rzip is a compression program, similar in functionality to gzip or bzip2, but able to take advantage long distance redundencies in files, which can sometimes allow rzip to produce much better compression ratios than other programs. The original idea behind rzip is described in my PhD thesis (see http://samba.org/~tridge/), but the implementation in this version is considerably improved from the original implementation. The new version is much faster and also produces a better compression ratio.

Latest release

The latest release is rzip 2.1. Changes in this release include: You can get this release from the download directory


The principal advantage of rzip is that it has an effective history buffer of 900 Mbyte. This means it can find matching pieces of the input file over huge distances compared to other commonly used compression programs. The gzip program by comparison uses a history buffer of 32 kbyte and bzip2 uses a history buffer of 900 kbyte. The second advantage of rzip over bzip2 is that it is usually faster. This may seem surprising at first given that rzip uses the bzip2 library as a backend (for handling the short-range compression), but it makes sense when you realise that rzip has usually reduced the data a fair bit before handing it to bzip2, so bzip2 has to do less work.


rzip is not for everyone! The two biggest disadvantages are that you can't pipeline rzip (so it can't read from standard input or write to standard output), and that it uses lots of memory. A typical compression run on a large file might use a couple of hundred MB of ram. If you have ram to burn and want the best possible compression rate then rzip is probably for you, otherwise stick with bzip2 or gzip.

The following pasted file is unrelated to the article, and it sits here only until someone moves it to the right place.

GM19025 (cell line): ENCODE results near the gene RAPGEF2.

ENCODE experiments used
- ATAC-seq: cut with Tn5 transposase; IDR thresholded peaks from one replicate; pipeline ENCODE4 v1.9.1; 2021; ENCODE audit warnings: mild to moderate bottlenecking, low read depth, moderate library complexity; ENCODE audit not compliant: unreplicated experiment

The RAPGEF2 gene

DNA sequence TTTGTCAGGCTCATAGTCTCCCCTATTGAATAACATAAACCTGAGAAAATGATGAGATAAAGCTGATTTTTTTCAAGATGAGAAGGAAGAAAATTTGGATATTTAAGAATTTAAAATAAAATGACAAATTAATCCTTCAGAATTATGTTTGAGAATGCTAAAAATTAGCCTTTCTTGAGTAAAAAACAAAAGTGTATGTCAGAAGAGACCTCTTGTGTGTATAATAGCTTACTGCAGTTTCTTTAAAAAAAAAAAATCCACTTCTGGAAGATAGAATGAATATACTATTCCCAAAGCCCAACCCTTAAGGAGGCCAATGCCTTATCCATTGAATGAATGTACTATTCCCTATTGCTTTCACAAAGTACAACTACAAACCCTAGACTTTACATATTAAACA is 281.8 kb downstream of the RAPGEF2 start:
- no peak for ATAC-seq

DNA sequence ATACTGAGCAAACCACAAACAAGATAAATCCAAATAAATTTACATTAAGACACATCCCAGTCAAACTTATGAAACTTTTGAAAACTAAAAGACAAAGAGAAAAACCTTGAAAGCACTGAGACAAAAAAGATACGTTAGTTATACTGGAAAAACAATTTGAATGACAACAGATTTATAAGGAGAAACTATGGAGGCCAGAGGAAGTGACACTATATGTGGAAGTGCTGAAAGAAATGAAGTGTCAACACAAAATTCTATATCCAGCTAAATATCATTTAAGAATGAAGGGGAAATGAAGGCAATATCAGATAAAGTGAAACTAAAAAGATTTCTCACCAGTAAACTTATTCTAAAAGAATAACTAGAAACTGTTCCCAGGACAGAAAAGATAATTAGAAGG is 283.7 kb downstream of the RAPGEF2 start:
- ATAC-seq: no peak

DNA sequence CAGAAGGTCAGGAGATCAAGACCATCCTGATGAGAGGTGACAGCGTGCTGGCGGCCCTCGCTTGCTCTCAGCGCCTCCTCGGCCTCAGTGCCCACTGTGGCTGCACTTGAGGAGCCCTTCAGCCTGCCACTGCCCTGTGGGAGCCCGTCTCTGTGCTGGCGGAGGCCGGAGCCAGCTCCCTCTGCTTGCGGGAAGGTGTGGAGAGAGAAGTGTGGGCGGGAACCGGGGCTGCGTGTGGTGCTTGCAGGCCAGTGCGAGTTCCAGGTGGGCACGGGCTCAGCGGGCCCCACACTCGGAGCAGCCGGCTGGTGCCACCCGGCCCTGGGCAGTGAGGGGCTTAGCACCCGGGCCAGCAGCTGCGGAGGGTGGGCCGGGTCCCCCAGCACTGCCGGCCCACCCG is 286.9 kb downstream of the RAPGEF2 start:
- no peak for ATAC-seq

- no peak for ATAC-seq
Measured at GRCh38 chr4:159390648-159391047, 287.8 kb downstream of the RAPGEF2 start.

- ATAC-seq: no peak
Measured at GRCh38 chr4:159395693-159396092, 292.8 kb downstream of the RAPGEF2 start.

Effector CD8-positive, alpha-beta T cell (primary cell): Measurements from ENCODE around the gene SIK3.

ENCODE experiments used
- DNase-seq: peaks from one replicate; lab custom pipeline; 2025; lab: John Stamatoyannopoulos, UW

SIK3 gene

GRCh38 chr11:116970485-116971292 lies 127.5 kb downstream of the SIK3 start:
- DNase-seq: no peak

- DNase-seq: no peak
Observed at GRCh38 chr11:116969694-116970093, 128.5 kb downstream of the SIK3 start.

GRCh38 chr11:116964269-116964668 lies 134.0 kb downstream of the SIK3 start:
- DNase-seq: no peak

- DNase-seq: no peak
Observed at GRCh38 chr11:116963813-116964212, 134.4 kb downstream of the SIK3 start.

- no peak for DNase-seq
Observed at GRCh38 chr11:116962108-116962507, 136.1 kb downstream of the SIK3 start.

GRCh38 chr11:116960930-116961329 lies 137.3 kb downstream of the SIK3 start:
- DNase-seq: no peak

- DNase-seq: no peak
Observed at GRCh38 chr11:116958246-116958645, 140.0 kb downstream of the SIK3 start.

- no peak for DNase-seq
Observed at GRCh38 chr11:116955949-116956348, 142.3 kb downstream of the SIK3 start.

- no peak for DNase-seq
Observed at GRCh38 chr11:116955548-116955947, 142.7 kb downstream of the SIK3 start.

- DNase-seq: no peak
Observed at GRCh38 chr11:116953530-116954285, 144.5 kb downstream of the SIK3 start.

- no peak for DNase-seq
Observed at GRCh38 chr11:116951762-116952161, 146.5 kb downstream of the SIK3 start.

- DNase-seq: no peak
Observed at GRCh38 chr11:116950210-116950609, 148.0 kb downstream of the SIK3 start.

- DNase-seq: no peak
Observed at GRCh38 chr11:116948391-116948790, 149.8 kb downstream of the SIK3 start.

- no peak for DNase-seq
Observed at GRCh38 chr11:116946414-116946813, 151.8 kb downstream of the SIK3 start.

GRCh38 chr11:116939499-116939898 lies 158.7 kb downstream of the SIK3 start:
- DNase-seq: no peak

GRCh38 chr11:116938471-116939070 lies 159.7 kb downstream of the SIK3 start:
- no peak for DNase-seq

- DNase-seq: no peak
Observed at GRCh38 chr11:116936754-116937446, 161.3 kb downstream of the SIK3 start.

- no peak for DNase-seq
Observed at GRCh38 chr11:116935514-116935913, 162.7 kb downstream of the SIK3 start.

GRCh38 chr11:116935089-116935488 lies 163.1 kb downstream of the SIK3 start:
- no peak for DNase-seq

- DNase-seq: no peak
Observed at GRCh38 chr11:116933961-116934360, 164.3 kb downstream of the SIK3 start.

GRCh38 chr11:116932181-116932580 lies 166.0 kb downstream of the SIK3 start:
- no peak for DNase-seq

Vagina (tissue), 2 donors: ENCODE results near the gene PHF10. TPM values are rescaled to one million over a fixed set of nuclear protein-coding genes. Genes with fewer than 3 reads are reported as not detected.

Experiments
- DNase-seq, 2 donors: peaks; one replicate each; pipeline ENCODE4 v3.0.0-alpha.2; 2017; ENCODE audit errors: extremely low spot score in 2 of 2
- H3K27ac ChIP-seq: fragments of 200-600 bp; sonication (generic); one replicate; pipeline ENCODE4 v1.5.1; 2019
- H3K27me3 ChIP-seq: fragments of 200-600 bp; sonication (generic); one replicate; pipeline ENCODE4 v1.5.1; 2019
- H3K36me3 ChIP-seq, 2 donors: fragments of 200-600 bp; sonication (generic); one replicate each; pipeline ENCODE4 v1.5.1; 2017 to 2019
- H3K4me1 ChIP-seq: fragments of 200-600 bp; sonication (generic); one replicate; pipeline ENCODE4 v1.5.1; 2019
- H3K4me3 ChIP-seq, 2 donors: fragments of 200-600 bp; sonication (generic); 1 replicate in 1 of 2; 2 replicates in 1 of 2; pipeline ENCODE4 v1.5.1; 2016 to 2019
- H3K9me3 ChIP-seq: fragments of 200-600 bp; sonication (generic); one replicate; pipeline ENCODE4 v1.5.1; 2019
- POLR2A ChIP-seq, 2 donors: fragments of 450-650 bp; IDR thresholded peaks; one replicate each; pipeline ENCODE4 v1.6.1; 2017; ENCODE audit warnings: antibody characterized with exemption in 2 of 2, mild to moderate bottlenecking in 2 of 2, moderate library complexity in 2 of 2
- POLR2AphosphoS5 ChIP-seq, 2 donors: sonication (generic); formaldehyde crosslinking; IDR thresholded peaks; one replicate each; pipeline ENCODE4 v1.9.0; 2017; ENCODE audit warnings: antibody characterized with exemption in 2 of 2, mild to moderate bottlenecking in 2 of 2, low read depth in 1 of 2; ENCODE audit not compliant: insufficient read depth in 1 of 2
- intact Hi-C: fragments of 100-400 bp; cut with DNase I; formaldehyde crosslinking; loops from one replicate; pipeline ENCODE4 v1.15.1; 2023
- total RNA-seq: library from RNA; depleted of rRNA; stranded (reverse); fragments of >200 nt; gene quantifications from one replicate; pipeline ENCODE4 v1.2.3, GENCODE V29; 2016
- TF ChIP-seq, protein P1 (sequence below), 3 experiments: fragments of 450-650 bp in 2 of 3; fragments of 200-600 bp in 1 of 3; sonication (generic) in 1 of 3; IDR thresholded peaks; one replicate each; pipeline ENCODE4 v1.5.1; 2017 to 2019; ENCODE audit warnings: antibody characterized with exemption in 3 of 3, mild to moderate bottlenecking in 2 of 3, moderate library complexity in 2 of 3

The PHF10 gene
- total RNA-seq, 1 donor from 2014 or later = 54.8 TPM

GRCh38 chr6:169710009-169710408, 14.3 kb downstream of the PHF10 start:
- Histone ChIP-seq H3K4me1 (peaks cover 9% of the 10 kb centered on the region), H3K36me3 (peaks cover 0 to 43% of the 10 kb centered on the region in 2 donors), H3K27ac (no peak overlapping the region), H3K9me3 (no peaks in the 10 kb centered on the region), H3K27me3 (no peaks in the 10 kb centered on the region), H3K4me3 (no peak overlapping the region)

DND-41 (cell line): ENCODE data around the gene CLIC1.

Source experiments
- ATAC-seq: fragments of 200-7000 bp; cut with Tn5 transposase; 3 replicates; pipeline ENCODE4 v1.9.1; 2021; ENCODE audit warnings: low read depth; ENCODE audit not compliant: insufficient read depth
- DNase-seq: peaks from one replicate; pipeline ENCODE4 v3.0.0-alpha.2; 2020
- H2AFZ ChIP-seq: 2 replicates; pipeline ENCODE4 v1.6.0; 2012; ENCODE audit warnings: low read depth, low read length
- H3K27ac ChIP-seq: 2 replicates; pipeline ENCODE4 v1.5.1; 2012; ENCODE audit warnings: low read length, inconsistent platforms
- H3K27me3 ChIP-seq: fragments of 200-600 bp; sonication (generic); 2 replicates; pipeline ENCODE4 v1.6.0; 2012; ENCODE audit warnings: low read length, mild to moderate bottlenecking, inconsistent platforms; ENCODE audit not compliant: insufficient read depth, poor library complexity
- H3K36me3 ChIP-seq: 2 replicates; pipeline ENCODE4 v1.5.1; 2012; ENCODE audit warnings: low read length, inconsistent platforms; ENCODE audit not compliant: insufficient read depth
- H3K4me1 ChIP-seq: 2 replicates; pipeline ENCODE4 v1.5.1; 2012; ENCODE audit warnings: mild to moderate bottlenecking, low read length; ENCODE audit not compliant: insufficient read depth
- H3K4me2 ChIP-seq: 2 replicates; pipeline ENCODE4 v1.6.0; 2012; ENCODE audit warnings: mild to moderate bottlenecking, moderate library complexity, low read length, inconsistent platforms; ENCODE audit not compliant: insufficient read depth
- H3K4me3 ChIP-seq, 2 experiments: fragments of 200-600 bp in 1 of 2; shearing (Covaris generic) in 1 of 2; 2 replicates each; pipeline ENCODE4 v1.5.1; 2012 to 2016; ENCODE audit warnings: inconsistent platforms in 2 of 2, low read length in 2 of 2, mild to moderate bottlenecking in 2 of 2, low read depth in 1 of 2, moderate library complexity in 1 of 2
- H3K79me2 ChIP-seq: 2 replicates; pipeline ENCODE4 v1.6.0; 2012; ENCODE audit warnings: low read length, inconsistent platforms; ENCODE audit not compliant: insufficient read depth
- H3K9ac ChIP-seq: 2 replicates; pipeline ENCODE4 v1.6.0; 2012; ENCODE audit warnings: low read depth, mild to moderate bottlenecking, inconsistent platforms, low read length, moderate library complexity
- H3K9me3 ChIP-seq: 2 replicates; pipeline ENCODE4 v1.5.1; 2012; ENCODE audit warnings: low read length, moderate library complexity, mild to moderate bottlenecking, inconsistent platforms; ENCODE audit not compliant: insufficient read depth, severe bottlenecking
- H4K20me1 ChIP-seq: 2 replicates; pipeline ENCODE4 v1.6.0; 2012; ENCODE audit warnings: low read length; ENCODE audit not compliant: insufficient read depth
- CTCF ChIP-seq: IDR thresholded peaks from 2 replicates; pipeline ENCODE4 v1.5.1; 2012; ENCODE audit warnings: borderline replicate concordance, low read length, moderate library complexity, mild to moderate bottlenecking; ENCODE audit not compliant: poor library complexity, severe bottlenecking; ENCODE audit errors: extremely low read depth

See the manual page


rzip is released under the GNU General Public License version 2 or later. See the COPYING file in the source distribution for details.


Compression benchmarks are always tricky things. The existing benchmarks I am aware of all deal with very small files, and if you are thinking of using rzip then you are almost certainly not interested in small files! For this reason I created a new compression corpus in 1998 which I called the "large-corpus". Of course, typical file sizes are getting bigger all the time, so the term "large" may not be all that appropriate any more, but it certainly has much larger files than the commonly used compression corpuses.

You can get a copy of the large-corpus files from http://samba.org/ftp/tridge/large-corpus/.

In the following I show the compression ratios of the large-corpus for rzip 2.0, gzip 1.3.5 and bzip2 1.0.2 on my Debian Linux laptop. In all cases the programs were run with their maximum compresion options.

File Namerzipgzipbzip2
large-corpus/archive 6.03 3.64 4.97
large-corpus/emacs 5.08 3.66 4.62
large-corpus/linux 5.54 4.24 5.23
large-corpus/samba 9.55 3.50 4.78
large-corpus/spamfile29.95 8.4314.23

Related Programs

  • Con Kolivas has released a very interesting varient of rzip, called lrzip, which can use multiple compressor backends and achieve even better compression


    The original author of rzip is Andrew Tridgell. Version 2 of rzip also contains a lot of work from Paul Russell.


    You can download the latest release from the download directory.

    For the bleeding edge, you can fetch rzip via CVS or rsync. To fetch via cvs use the following command:

      cvs -d :pserver:cvs@pserver.samba.org:/cvsroot co rzip
    To fetch via rsync use this command:
      rsync -Pavz samba.org::ftp/unpacked/rzip .

    Andrew Tridgell
    rzip AT tridgell.net